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Is Turkey Considering Amnesty Law for PKK?
Erdoğan's Public Comments Spark Speculation Over Government's Intent
12/10/2007 12:06 PM ET
Kurdish youths hold a PKK flag and picture of Kurdish rebel leader Abdullah Ocalan during a Democratic Society Party's (DTP) meeting 'Enough's enough', in the southeastern Turkish city of Diyarbakir, 25 November 2007
Mustafa Ozer/AFP/Getty
Kurdish youths hold a PKK flag and picture of Kurdish rebel leader Abdullah Ocalan during a Democratic Society Party's (DTP) meeting 'Enough's enough', in the southeastern Turkish city of Diyarbakir, 25 November 2007

Turkish Prime Minister Recep Tayyip Erdoğan has sparked a firestorm of debate over the prospect of amnesty for PKK fighters, after a series of unclear comments cited in the media over the weekend provoked intense speculation about what his government may be planning.

"We are telling (rebels) who are on the mountains and have not engaged in bloody terrorist acts: 'go back to your mother and father'," Prime Minister Recep Tayyip Erdogan said in an address to members of his ruling party on Friday, which was widely quoted in the Turkish media.

Erdogan added: "Those who have never meddled (in terrorist acts), those who were exploited, are a loss for this country and for my Kurdish citizens. We want to prevent such loss. We hope that we will achieve positive results."

While en route to Lisbon for an EU summit on Africa, reporters pressed the Turkish prime minister to clarify the implications of his comments Friday.

"Earlier we passed a law, but the number of people who benefited from it did not reach the desired level," Erdoğan was quoted as saying in many of Sunday's newspapers. "With a new initiative we can minimize the number of people going to the mountains ; we can eradicate that. Then we can encourage people to come down from the mountains," he said.

Erdoğan revealed his government is working on a new proposal in collaboration with the Turkish Armed Forces (TSK), but insisted talks with the PKK would not be a part of the planning. "We're not negotiating with anyone. We will say, 'This is the law, come turn yourselves in'," he said.

Many analysts interpreted Erdoğan's words as indicating Turkish officials are contemplating the passage of a new amnesty law, but Cemil Çiçek, state minister for coordination of counterterrorism efforts, rejected the notion. "We have no intention of passing a new amnesty law," Çiçek told Today's Zaman.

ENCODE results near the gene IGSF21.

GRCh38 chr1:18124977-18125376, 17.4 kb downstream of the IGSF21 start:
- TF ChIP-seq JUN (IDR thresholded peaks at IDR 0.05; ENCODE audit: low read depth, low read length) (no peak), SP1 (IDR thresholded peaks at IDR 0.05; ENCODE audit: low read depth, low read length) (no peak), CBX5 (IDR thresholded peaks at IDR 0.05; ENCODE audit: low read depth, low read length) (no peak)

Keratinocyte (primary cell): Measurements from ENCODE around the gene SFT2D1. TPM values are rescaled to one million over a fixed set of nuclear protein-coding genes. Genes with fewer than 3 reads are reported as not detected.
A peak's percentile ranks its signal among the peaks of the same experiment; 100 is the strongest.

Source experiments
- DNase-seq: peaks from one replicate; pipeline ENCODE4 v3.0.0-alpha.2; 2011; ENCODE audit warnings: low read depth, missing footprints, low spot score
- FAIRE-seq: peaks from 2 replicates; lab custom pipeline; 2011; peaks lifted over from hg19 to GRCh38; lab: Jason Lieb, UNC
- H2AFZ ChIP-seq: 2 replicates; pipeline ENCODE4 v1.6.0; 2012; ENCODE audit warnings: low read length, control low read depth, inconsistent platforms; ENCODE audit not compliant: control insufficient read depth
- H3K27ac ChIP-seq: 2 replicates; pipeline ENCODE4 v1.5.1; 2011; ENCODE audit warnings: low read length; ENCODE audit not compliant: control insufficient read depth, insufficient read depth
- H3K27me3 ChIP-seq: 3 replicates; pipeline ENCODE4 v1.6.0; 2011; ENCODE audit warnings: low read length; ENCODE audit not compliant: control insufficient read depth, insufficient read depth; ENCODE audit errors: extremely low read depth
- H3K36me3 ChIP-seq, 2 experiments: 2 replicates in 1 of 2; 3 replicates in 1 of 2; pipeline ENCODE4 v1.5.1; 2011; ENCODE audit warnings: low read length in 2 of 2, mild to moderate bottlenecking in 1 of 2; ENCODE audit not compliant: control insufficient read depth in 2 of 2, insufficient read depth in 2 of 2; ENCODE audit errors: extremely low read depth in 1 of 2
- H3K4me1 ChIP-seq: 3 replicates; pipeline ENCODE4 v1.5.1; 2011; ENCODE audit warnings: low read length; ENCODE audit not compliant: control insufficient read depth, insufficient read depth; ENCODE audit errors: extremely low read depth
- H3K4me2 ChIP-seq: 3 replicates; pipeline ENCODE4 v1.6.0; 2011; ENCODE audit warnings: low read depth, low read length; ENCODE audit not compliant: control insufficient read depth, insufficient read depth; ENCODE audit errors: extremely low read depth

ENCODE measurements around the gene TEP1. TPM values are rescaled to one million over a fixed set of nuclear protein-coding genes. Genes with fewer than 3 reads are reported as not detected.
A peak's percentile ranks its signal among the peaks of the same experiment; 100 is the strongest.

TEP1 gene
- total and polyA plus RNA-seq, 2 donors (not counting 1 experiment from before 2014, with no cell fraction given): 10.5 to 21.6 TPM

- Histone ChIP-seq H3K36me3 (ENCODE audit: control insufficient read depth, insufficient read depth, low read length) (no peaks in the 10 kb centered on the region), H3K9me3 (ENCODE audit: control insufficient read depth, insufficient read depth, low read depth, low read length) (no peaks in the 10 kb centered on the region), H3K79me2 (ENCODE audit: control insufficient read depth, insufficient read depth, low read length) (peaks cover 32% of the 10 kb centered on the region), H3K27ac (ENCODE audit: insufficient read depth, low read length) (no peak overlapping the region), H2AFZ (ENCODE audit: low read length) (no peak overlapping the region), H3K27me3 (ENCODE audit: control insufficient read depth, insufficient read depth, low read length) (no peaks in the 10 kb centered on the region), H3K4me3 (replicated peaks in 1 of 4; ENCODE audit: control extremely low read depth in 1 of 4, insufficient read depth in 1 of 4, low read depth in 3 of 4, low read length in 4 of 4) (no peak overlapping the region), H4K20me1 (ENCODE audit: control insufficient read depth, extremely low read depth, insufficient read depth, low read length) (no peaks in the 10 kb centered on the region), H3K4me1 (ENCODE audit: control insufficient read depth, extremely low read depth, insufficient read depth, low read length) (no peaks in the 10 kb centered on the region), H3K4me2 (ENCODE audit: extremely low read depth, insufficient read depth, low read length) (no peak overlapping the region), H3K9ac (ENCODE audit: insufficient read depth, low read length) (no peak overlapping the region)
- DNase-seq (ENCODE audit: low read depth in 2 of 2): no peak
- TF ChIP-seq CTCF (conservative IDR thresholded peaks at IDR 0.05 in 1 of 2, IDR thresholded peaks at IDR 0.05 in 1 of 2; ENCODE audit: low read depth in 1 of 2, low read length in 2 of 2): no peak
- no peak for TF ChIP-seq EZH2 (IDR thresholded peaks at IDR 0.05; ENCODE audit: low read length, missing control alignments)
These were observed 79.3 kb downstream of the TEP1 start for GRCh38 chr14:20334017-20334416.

Turkish law currently permits PKK members who have not been involved in attacks to turn themselves in and inform on the group without fear of ending up in prison. Çiçek said 353 people have taken advantage of the terms of that law, and the prime minister's new plan would simply extend previous amnesty laws.

"As long as the current laws are enforced, those wishing to benefit from these laws may do so. A separate regulation will not be necessary. You cannot prevent people from joining the terrorists with laws. You can only make this possible with measures that you take. The government is taking every economic, social and cultural step to prevent new people from joining the group."

According to Hurriyet, part of the new planning takes into consideration that some PKK members may never want to surrender to Turkish authorities because a large proportion of them are not Turkish citizens.

These authorities note that the real joint cooperative efforts on this front may have to be between Ankara and Damascus. According to figures from the TSK, about 25% of the PKK living in the mountains in southeast Turkey hails from Syria.

According to Today's Zaman, past laws designed to pardon PKK militants and encourage them to return home have largely failed. Seven such laws were passed in the years 1985, 1988, 1990, 1999 and 2000. In 1995 members of various terrorist groups availed themselves of these amnesty laws, though most belonged to religious extremist groups such as Hezbollah and the Great East Islamic Raiders Front (İBDA-C).

Meanwhile, Hurriyet reports the operation by the Turkish Armed Forces along Turkey's borders with Iraq continues, with soldiers and special teams working to keep transit corridors used by PKK terrorists under observation.

TSK forces are reportedly concentrating much of their efforts on the Gabar, Cudi, and Cirav mountains near of Sirnak, with air support backing the ground troops.


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